Conradie W.,Bayworld | Conradie W.,South African Institute For Aquatic Biodiversity | Conradie C.,23 St. Tropez
Acta Herpetologica | Year: 2015

The family Heleophrynidae is restricted to Southern Africa and comprises two genera with seven species. Tadpoles are well adapted, with huge sucker mouths, to live in the fast flowing headwaters of mountain streams. The unique sucker-like mouth has numerous transverse rows of labial teeth, which are used to attach themselves to the rock surface and to scrape algae from the rocks. In this paper data on the ontogenetic increase of labial tooth rows in tadpoles of four species of ghost frog are presented. Notes on the development of tadpoles and mouthparts are also presented. © Firenze University Press.


Conradie W.,Bayworld | Branch W.R.,Bayworld | Braack H.,Abrus Environmental Consultancy | Manson M.,Golder Associates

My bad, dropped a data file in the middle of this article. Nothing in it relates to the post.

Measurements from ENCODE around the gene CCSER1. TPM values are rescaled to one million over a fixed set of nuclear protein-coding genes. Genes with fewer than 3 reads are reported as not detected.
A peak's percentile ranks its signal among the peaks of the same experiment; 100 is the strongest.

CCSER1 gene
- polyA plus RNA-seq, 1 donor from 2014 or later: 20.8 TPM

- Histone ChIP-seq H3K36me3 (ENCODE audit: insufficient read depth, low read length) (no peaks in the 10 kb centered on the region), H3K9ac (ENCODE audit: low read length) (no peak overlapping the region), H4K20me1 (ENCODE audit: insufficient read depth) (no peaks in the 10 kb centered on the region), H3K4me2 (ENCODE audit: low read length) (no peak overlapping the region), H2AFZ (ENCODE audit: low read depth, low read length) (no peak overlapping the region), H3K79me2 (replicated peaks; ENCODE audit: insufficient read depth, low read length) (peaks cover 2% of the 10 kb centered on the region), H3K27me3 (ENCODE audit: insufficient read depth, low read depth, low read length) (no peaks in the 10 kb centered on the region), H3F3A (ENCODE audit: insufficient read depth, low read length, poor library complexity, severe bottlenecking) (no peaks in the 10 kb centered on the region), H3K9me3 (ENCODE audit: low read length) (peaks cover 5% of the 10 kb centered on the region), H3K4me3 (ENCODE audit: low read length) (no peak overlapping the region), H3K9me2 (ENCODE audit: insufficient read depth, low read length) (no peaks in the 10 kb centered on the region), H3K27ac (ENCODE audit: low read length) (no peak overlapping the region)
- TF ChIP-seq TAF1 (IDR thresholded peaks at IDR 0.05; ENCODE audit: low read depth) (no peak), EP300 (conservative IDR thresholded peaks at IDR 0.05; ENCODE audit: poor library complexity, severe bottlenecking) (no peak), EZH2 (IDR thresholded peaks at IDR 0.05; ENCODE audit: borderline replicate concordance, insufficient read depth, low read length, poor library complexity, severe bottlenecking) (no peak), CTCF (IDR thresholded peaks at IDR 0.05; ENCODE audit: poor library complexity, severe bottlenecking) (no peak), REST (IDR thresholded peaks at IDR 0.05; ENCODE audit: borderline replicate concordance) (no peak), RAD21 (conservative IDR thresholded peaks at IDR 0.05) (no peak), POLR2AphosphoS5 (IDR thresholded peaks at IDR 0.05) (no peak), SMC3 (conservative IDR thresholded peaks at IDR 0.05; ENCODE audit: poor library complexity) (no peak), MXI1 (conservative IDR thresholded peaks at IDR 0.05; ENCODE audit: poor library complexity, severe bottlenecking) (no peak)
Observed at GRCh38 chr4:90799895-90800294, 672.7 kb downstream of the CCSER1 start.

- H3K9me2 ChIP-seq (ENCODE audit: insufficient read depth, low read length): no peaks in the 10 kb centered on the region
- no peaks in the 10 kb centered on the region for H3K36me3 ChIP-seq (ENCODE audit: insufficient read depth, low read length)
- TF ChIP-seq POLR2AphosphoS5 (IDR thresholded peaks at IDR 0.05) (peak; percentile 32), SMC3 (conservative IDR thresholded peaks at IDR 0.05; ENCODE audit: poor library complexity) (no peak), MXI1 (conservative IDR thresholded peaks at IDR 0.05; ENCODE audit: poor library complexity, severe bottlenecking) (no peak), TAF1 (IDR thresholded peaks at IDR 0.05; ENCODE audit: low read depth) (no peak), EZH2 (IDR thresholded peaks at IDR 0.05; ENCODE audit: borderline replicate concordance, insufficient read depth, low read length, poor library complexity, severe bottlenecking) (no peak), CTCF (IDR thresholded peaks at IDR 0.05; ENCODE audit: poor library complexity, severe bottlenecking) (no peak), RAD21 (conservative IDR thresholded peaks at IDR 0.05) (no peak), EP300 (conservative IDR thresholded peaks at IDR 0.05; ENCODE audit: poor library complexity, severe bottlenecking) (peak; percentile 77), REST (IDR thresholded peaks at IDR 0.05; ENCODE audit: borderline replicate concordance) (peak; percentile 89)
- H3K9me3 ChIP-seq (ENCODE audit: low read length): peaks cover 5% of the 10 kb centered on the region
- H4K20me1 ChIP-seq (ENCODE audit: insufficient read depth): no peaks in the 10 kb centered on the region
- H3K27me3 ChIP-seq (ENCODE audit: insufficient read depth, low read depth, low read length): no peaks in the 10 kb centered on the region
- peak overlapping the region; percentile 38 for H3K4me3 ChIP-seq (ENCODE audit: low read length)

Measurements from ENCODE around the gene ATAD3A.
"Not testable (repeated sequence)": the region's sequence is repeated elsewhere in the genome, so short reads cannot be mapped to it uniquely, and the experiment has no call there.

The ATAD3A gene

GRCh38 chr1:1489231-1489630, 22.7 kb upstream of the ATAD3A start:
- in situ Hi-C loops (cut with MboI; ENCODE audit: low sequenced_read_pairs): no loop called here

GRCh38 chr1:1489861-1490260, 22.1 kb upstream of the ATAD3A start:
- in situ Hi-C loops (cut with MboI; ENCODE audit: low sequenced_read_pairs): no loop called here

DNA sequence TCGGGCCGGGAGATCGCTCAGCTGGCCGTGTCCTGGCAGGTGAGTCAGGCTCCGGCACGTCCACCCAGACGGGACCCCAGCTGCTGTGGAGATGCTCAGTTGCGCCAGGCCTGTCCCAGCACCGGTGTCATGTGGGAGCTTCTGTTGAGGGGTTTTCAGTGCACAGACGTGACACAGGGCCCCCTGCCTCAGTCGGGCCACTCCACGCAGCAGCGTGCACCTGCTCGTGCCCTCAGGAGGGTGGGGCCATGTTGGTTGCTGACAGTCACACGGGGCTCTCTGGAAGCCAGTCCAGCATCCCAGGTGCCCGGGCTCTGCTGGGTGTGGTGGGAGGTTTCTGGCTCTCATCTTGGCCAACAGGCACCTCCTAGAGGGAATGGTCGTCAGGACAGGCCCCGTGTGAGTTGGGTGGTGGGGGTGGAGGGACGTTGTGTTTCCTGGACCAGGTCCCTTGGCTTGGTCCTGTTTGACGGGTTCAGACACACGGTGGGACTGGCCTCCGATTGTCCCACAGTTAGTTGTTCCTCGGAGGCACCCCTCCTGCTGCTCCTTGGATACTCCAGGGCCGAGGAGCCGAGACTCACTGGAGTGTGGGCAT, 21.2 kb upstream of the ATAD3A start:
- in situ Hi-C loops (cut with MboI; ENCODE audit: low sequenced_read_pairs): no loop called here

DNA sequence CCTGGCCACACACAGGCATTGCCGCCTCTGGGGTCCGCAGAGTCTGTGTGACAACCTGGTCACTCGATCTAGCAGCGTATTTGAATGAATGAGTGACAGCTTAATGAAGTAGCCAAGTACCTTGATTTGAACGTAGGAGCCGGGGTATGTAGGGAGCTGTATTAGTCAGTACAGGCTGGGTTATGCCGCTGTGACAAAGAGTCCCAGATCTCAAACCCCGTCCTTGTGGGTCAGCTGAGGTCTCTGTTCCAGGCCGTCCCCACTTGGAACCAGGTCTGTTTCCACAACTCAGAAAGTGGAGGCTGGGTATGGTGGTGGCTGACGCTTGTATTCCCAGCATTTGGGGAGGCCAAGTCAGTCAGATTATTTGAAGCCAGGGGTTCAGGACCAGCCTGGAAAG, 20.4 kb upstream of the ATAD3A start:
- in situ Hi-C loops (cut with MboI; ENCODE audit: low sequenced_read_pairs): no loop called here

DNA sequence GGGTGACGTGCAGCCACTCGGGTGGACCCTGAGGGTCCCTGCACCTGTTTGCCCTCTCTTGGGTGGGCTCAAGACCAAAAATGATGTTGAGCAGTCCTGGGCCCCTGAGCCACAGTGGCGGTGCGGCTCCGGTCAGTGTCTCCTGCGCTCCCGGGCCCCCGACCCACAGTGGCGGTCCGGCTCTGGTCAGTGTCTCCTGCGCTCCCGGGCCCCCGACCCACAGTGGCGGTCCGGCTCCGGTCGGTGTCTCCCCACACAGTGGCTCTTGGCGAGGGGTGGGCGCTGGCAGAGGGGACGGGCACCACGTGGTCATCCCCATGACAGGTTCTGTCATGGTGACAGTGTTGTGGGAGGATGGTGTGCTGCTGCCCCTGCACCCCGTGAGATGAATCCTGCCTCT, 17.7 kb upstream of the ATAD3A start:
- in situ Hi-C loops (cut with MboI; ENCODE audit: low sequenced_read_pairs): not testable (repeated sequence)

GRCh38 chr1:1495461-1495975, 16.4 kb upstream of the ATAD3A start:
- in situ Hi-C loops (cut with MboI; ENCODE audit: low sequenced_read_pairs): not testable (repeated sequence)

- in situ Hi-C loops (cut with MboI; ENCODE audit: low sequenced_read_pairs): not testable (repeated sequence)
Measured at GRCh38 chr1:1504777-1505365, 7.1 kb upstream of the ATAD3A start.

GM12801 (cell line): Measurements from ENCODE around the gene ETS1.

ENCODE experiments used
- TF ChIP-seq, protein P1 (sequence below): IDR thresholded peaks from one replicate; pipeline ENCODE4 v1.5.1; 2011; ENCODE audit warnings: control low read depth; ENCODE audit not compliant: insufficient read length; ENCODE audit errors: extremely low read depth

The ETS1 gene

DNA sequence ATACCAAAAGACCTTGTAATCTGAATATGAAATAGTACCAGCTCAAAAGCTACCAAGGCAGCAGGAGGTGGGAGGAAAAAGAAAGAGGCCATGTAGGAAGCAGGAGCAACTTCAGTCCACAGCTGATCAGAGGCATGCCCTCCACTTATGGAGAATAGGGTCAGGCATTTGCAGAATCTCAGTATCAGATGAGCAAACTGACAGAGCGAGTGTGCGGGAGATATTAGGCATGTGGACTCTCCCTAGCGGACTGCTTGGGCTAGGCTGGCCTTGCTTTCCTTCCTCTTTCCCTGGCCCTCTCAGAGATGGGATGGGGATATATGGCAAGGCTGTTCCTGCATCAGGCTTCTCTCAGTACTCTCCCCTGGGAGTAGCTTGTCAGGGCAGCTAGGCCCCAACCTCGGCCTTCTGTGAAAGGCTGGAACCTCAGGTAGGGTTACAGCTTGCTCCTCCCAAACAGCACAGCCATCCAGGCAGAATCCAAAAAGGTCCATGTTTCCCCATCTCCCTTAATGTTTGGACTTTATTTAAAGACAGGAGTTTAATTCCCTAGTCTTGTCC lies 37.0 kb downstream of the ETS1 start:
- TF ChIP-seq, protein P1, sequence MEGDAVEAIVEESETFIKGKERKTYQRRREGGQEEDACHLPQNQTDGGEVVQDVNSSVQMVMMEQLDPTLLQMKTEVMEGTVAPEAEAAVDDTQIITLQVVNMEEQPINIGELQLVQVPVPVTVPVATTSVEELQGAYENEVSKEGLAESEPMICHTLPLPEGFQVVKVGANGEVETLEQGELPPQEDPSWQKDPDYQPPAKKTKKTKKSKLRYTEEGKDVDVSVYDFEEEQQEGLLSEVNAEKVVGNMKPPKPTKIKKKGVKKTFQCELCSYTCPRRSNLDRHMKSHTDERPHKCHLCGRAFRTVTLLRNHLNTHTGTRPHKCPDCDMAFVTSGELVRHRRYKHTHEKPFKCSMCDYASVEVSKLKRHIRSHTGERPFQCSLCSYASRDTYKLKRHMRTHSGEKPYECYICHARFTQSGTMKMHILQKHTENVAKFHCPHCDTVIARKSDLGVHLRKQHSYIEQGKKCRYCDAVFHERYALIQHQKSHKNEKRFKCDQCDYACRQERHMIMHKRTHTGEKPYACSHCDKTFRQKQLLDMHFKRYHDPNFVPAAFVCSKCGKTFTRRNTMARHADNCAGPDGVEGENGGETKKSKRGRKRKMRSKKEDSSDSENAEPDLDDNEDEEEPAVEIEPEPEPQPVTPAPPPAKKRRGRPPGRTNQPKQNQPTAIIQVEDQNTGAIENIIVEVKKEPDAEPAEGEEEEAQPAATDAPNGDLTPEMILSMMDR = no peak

Herpetology Notes | Year: 2010

The diet of metamorph Giant African Bullfrogs from a semi-aquatic habitat in the Karoo were recorded. All stomachs contained prey items; insects accounted for the greatest prey diversity, with Coleopterans (11 families) dominating the 29 insect families recorded. The most abundant prey items, none of which have previously been recorded in the diet, were a conchostracan "clam shrimp" (Leptestheriella cf. inermis), an aquatic snail (Physidae) and the small frog Cacosternum boettgeri. Metamorph bullfrogs had an average SUL of 39.3 mm and a mass of 5.19 g. After nine months, including a period of winter dormancy, the frogs had an average SUL of 81.4 mm and a mass of 71.38 g, equivalent to just over a doubling in SUL and a 1326% increase in mass.